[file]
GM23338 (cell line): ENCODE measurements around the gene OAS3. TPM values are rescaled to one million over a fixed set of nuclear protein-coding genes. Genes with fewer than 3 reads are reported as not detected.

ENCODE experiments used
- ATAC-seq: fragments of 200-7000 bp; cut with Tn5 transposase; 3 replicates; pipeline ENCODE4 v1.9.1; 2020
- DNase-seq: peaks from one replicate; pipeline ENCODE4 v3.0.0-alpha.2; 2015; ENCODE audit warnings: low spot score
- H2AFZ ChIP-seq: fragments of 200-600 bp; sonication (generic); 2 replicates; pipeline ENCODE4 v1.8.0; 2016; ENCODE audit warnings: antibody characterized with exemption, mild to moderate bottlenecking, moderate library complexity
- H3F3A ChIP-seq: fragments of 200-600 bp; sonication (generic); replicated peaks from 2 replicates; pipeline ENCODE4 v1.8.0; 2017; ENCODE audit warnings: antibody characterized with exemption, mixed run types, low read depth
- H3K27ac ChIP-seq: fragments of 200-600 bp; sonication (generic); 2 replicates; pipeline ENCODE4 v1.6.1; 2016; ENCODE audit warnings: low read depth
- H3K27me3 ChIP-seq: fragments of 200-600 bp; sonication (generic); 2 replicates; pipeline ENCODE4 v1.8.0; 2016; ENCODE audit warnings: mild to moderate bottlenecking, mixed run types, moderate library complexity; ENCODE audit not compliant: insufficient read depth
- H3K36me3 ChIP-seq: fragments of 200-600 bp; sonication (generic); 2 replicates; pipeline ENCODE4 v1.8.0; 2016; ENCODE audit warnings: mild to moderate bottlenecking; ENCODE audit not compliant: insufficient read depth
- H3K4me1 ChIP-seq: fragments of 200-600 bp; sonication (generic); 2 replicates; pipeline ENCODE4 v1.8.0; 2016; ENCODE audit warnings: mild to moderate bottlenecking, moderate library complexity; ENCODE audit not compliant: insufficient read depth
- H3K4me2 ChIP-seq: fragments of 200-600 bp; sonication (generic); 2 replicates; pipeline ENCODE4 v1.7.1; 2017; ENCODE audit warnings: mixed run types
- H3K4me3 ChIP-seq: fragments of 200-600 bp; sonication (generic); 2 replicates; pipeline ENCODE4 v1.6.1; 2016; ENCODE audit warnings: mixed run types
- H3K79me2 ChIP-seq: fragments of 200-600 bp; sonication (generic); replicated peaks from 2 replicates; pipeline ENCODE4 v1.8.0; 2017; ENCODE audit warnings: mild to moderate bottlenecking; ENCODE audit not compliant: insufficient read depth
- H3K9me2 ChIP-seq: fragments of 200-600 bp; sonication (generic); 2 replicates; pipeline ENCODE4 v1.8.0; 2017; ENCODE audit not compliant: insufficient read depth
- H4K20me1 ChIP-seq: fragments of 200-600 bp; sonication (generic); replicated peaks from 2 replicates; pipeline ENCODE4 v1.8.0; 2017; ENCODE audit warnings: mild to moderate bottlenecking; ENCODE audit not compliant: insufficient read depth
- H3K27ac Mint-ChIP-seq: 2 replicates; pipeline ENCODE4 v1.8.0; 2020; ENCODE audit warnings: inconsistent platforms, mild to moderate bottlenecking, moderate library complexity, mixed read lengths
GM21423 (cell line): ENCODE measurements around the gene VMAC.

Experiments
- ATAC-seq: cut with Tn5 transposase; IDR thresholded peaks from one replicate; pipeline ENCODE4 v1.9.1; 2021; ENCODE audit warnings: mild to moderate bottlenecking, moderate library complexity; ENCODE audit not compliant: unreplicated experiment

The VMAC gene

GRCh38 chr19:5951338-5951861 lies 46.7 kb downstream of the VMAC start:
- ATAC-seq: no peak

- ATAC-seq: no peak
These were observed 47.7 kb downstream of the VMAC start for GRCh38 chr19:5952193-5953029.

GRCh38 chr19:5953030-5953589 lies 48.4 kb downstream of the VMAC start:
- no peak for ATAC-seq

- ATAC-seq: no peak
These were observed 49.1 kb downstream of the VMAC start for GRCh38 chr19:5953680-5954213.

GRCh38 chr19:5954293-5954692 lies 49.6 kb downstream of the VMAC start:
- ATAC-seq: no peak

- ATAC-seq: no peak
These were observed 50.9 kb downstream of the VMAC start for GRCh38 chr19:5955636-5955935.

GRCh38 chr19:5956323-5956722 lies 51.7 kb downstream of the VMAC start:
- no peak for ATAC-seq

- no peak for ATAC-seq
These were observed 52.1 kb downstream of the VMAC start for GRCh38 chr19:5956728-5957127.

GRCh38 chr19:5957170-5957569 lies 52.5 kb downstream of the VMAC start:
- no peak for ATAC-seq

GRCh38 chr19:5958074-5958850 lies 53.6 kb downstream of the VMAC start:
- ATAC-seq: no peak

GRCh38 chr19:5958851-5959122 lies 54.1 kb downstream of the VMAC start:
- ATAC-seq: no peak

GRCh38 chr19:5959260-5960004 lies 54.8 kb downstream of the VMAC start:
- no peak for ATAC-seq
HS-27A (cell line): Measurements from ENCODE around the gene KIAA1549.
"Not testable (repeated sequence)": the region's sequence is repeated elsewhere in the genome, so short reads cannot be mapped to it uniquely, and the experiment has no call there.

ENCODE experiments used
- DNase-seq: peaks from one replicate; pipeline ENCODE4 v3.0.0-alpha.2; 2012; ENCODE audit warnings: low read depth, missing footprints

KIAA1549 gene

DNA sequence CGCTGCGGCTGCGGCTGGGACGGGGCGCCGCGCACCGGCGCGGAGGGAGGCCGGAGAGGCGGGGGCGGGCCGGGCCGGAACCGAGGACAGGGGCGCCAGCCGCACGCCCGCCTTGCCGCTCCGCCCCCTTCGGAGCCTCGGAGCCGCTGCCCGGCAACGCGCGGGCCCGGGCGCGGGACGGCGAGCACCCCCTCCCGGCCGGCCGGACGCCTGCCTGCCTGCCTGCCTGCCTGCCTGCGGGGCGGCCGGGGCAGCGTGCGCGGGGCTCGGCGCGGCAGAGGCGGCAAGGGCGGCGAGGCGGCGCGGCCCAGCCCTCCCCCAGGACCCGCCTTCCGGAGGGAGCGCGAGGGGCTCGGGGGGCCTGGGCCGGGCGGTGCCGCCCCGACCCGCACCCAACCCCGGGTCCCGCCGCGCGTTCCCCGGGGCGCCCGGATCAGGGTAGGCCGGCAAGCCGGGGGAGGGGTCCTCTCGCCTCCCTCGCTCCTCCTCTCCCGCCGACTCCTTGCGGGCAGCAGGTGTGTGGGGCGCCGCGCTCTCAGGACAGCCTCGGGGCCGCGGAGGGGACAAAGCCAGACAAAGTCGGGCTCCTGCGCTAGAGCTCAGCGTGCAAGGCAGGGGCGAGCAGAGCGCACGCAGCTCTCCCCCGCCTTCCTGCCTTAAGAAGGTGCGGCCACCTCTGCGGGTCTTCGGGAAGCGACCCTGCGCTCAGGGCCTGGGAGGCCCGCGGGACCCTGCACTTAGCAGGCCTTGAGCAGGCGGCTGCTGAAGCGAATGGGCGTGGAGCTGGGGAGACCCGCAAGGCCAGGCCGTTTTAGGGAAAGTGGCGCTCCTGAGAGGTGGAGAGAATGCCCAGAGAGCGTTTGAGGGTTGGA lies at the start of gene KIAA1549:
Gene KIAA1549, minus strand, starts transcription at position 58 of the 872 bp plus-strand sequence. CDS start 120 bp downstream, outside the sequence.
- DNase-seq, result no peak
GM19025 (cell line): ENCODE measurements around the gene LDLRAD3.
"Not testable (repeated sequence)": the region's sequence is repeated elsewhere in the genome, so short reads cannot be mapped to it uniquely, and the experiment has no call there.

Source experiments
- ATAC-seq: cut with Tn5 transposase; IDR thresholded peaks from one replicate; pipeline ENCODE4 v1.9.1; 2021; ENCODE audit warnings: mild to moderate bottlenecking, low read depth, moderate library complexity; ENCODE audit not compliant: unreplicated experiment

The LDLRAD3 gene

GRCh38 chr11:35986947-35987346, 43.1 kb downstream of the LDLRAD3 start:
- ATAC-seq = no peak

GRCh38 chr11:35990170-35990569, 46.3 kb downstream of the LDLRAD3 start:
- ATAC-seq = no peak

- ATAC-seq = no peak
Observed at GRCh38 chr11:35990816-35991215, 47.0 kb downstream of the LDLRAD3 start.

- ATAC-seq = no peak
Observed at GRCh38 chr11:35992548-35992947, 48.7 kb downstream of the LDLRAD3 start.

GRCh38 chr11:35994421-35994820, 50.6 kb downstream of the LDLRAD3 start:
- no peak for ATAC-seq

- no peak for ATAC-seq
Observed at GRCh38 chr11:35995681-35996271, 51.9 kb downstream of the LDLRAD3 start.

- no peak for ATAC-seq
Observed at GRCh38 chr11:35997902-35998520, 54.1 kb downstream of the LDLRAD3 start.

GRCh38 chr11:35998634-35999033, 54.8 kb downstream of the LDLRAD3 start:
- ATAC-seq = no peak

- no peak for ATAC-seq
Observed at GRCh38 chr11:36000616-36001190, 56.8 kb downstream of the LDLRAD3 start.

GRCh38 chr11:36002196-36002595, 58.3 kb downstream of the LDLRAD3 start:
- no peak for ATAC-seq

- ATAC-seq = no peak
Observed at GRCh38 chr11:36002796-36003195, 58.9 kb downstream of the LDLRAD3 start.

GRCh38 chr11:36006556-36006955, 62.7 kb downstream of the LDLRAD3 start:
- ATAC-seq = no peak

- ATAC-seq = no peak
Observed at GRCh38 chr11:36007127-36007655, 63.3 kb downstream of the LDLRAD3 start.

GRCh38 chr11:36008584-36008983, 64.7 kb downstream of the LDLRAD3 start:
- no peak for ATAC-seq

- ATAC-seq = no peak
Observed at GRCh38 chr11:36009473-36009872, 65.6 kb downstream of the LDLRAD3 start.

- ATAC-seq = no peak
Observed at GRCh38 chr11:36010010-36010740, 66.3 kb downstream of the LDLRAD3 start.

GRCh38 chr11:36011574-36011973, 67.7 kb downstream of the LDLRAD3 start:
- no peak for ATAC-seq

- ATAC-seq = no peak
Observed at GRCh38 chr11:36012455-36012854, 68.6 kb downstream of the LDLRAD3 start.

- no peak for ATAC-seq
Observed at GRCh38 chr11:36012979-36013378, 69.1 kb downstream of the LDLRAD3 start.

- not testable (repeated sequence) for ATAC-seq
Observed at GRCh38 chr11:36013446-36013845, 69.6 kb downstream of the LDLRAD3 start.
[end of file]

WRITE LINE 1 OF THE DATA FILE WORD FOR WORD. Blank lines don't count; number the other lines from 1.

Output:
GM23338 (cell line): ENCODE measurements around the gene OAS3. TPM values are rescaled to one million over a fixed set of nuclear protein-coding genes. Genes with fewer than 3 reads are reported as not detected.